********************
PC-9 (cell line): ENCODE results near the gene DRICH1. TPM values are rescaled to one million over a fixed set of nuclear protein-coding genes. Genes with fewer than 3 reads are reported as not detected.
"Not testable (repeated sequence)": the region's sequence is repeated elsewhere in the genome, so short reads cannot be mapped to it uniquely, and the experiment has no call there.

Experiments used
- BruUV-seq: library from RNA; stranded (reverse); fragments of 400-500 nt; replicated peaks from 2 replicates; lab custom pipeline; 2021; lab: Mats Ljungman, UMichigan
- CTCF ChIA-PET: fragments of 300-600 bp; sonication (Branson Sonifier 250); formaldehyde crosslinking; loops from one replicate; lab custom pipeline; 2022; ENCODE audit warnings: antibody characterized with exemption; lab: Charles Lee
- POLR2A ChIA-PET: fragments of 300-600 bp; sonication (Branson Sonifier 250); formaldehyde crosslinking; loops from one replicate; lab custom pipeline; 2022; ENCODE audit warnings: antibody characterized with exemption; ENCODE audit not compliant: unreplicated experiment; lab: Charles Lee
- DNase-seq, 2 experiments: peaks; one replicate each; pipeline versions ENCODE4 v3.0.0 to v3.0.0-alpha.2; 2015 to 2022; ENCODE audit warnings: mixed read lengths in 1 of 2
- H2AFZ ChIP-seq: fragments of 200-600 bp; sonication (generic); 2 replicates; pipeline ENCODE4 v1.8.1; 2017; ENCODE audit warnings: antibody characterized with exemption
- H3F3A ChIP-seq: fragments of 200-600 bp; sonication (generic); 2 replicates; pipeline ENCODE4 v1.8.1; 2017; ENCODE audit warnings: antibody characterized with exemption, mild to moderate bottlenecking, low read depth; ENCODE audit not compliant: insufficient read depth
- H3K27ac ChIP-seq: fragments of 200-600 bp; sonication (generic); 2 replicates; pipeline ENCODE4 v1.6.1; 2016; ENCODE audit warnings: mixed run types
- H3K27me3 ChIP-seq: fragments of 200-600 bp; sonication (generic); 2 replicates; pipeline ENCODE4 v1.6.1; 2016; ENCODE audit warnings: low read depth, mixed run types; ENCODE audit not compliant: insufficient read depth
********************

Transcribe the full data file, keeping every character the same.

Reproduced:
PC-9 (cell line): ENCODE results near the gene DRICH1. TPM values are rescaled to one million over a fixed set of nuclear protein-coding genes. Genes with fewer than 3 reads are reported as not detected.
"Not testable (repeated sequence)": the region's sequence is repeated elsewhere in the genome, so short reads cannot be mapped to it uniquely, and the experiment has no call there.

Experiments used
- BruUV-seq: library from RNA; stranded (reverse); fragments of 400-500 nt; replicated peaks from 2 replicates; lab custom pipeline; 2021; lab: Mats Ljungman, UMichigan
- CTCF ChIA-PET: fragments of 300-600 bp; sonication (Branson Sonifier 250); formaldehyde crosslinking; loops from one replicate; lab custom pipeline; 2022; ENCODE audit warnings: antibody characterized with exemption; lab: Charles Lee
- POLR2A ChIA-PET: fragments of 300-600 bp; sonication (Branson Sonifier 250); formaldehyde crosslinking; loops from one replicate; lab custom pipeline; 2022; ENCODE audit warnings: antibody characterized with exemption; ENCODE audit not compliant: unreplicated experiment; lab: Charles Lee
- DNase-seq, 2 experiments: peaks; one replicate each; pipeline versions ENCODE4 v3.0.0 to v3.0.0-alpha.2; 2015 to 2022; ENCODE audit warnings: mixed read lengths in 1 of 2
- H2AFZ ChIP-seq: fragments of 200-600 bp; sonication (generic); 2 replicates; pipeline ENCODE4 v1.8.1; 2017; ENCODE audit warnings: antibody characterized with exemption
- H3F3A ChIP-seq: fragments of 200-600 bp; sonication (generic); 2 replicates; pipeline ENCODE4 v1.8.1; 2017; ENCODE audit warnings: antibody characterized with exemption, mild to moderate bottlenecking, low read depth; ENCODE audit not compliant: insufficient read depth
- H3K27ac ChIP-seq: fragments of 200-600 bp; sonication (generic); 2 replicates; pipeline ENCODE4 v1.6.1; 2016; ENCODE audit warnings: mixed run types
- H3K27me3 ChIP-seq: fragments of 200-600 bp; sonication (generic); 2 replicates; pipeline ENCODE4 v1.6.1; 2016; ENCODE audit warnings: low read depth, mixed run types; ENCODE audit not compliant: insufficient read depth